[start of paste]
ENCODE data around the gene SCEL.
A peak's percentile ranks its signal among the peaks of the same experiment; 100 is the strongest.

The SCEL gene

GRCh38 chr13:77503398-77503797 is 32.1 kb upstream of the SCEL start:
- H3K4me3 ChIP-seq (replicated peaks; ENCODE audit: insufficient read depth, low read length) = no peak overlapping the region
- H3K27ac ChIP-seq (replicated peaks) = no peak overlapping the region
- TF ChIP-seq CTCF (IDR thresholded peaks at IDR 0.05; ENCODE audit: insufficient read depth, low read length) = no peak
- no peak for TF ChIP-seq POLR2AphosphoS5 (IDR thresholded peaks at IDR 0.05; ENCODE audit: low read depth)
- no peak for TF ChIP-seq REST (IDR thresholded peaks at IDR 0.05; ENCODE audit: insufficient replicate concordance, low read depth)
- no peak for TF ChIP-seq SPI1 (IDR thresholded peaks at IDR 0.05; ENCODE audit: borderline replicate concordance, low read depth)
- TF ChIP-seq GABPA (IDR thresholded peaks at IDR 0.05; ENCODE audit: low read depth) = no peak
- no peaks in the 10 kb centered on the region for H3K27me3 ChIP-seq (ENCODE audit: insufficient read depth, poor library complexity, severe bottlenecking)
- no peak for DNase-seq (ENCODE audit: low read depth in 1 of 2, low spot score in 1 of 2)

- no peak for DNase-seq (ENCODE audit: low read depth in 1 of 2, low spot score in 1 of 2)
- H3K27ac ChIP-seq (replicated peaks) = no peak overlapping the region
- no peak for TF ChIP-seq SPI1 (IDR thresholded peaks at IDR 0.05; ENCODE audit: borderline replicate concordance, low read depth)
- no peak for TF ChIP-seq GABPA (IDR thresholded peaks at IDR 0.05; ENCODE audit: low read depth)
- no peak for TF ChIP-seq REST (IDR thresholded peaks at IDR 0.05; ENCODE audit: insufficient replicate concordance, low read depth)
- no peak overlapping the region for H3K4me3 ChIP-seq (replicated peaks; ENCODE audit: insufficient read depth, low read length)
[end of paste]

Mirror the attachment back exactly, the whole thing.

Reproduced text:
ENCODE data around the gene SCEL.
A peak's percentile ranks its signal among the peaks of the same experiment; 100 is the strongest.

The SCEL gene

GRCh38 chr13:77503398-77503797 is 32.1 kb upstream of the SCEL start:
- H3K4me3 ChIP-seq (replicated peaks; ENCODE audit: insufficient read depth, low read length) = no peak overlapping the region
- H3K27ac ChIP-seq (replicated peaks) = no peak overlapping the region
- TF ChIP-seq CTCF (IDR thresholded peaks at IDR 0.05; ENCODE audit: insufficient read depth, low read length) = no peak
- no peak for TF ChIP-seq POLR2AphosphoS5 (IDR thresholded peaks at IDR 0.05; ENCODE audit: low read depth)
- no peak for TF ChIP-seq REST (IDR thresholded peaks at IDR 0.05; ENCODE audit: insufficient replicate concordance, low read depth)
- no peak for TF ChIP-seq SPI1 (IDR thresholded peaks at IDR 0.05; ENCODE audit: borderline replicate concordance, low read depth)
- TF ChIP-seq GABPA (IDR thresholded peaks at IDR 0.05; ENCODE audit: low read depth) = no peak
- no peaks in the 10 kb centered on the region for H3K27me3 ChIP-seq (ENCODE audit: insufficient read depth, poor library complexity, severe bottlenecking)
- no peak for DNase-seq (ENCODE audit: low read depth in 1 of 2, low spot score in 1 of 2)

- no peak for DNase-seq (ENCODE audit: low read depth in 1 of 2, low spot score in 1 of 2)
- H3K27ac ChIP-seq (replicated peaks) = no peak overlapping the region
- no peak for TF ChIP-seq SPI1 (IDR thresholded peaks at IDR 0.05; ENCODE audit: borderline replicate concordance, low read depth)
- no peak for TF ChIP-seq GABPA (IDR thresholded peaks at IDR 0.05; ENCODE audit: low read depth)
- no peak for TF ChIP-seq REST (IDR thresholded peaks at IDR 0.05; ENCODE audit: insufficient replicate concordance, low read depth)
- no peak overlapping the region for H3K4me3 ChIP-seq (replicated peaks; ENCODE audit: insufficient read depth, low read length)